Support continues to grow for the Pilot’s Bill of Rights 2, which would reform the third class medical process and provide a wide range of protections for pilots. As of March 19, AOPA members had sent 32,434 letters asking their members of Congress to co-sponsor the Pilot’s Bill of Rights 2, and 16 senators and 30 members of the House had signed on as co-sponsors.
While the provisions of the Pilot’s Bill of Rights 2 that deal with third class medical reform have received the most attention in the general aviation community, the legislation also includes numerous other protections for pilots, particularly those involved in FAA investigations or enforcement actions.
One portion of the legislation expands on the original Pilot’s Bill of Rights that was signed into law in 2012, extending the protections contained in the original bill to all FAA certificate holders.
The new legislation also clarifies that pilots who are facing an FAA enforcement or certificate action can choose to appeal directly either to a U.S. district court or to the National Transportation Safety Board for a trial or a full hearing. While retaining the ability for the matter to be heard by NTSB administrative law judges, this gives pilots the opportunity to have their case heard, instead, in a court of law by a neutral third party and holds the FAA to a strict standard of proof.
To ensure that certificate holders are given a fair chance to respond to a notification of an FAA investigation, the Pilot's Bill of Rights 2 would require the FAA to provide a specific description of the incident being investigated, making it easier for the certificate holder to understand the nature of the issues under consideration and respond appropriately.
Of course, a certificate holder can only respond to the FAA’s concerns if he or she knows what they are. Under the Pilot's Bill of Rights 2, if the FAA fails to provide timely notification that it is initiating an investigation, the agency cannot move forward with any administrative or enforcement action or retain any records related to the case.
To prevent placing undue burdens on certificate holders and to guard against an investigation from being used as a platform to freely intrude into unrelated areas, the Pilot's Bill of Rights 2 would only allow the FAA to demand documents from the certificate holder that relate to the issues identified in its notification of investigation.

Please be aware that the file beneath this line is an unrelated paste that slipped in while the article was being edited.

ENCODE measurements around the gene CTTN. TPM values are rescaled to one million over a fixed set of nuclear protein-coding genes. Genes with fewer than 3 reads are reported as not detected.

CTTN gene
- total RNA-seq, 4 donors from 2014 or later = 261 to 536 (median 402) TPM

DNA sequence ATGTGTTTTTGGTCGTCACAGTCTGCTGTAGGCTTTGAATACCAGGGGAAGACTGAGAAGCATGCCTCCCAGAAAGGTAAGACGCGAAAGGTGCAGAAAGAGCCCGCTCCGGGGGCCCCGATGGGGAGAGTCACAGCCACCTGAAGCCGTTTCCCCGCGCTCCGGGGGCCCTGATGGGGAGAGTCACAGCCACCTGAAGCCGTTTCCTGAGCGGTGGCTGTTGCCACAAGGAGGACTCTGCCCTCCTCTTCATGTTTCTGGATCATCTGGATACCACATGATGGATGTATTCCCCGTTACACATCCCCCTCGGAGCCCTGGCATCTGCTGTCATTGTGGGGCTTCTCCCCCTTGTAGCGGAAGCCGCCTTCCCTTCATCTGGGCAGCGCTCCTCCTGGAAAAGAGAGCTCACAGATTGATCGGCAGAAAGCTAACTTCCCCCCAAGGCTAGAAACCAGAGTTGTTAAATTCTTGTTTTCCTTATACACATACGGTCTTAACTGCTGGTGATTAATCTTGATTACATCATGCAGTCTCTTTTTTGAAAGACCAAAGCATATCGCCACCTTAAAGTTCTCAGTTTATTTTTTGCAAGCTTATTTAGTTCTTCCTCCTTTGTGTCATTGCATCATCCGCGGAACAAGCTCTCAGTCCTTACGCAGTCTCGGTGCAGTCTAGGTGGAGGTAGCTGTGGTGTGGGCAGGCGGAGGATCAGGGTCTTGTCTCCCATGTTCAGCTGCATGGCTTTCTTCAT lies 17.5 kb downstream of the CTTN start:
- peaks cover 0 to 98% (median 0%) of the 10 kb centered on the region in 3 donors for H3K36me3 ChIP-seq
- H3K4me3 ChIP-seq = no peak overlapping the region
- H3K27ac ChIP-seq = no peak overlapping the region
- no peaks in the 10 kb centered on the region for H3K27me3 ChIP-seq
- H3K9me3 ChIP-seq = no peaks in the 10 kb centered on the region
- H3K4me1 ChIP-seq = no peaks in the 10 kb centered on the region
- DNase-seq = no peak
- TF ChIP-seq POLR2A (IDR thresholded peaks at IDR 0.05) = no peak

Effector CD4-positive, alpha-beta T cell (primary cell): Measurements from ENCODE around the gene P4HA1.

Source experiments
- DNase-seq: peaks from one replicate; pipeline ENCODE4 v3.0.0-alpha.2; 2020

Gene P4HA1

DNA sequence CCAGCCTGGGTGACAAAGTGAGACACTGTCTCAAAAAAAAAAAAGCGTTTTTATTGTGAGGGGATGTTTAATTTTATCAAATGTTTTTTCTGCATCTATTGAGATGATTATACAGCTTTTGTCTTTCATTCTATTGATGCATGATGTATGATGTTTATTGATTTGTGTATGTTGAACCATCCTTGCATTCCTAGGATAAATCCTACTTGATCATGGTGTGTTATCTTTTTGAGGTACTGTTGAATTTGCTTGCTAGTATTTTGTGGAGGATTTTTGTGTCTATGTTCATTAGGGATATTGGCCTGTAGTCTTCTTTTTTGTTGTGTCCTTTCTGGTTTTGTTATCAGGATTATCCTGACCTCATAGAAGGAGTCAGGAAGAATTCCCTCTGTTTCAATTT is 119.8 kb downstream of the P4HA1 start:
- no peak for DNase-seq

The FAA also would be prohibited from publicizing any pending enforcement actions. If no enforcement action is taken, the Pilot's Bill of Rights 2 would prohibit the FAA from retaining investigative records for more than 90 days.
If the FAA does take an enforcement action or issue an emergency order, it would be required to provide the certificate holder with a copy of the releasable portion of the Enforcement Investigative Report (EIR).
To improve the efficiency of the FAA enforcement process and help assure greater fairness for pilots, the Pilot's Bill of Rights 2 also would give FAA lawyers more flexibility to resolve cases administratively through actions such as warning letters or letters of correction.
The Pilot's Bill of Rights 2 takes further steps to protect certificate holders by prohibiting the FAA from requiring pilots to submit to re-examination of their pilot certificate unless there is clear evidence of unsafe behavior on the part of the pilot or the pilot has obtained his or her certificate through fraudulent means. If the FAA does require re-examination of a pilot, the agency would be required to first give the airman a detailed explanation of the reason, and if the FAA takes action against the airman’s certificate as a result of the re-examination, the airman would, in turn, have the right to appeal.
The Pilot's Bill of Rights 2 also includes provisions to expedite improvements to the notam system. Under the legislation, notams must be maintained in a public repository that is Internet accessible, machine readable, and searchable. Temporary flight restrictions (TFRs) also will have to be included in the repository. Additionally, the FAA must establish a rating system that prioritizes the notam according to timeliness and importance. If the FAA doesn’t meet the legislation’s timeline for making the updates or if a notam is not included in the repository, the FAA won’t be allowed to take enforcement actions based on a notam violation.
To ensure that pilots have access to critical records pertaining to an investigation or enforcement action, the Pilot's Bill of Rights 2 would make the flight data records maintained by contract towers, flight service stations, and other FAA contractors subject to the Freedom of Information Act.
To protect aviation medical and pilot examiners, airworthiness representatives, and other FAA designees, the Pilot's Bill of Rights 2 would protect against any civil liability for those designees who are acting with reasonable care in the performance of their FAA designated duties.
Pilots who fly for public benefit by providing volunteer services in an emergency or who fly for humanitarian or charitable purposes for nonprofit organizations also would receive protection from civil liability.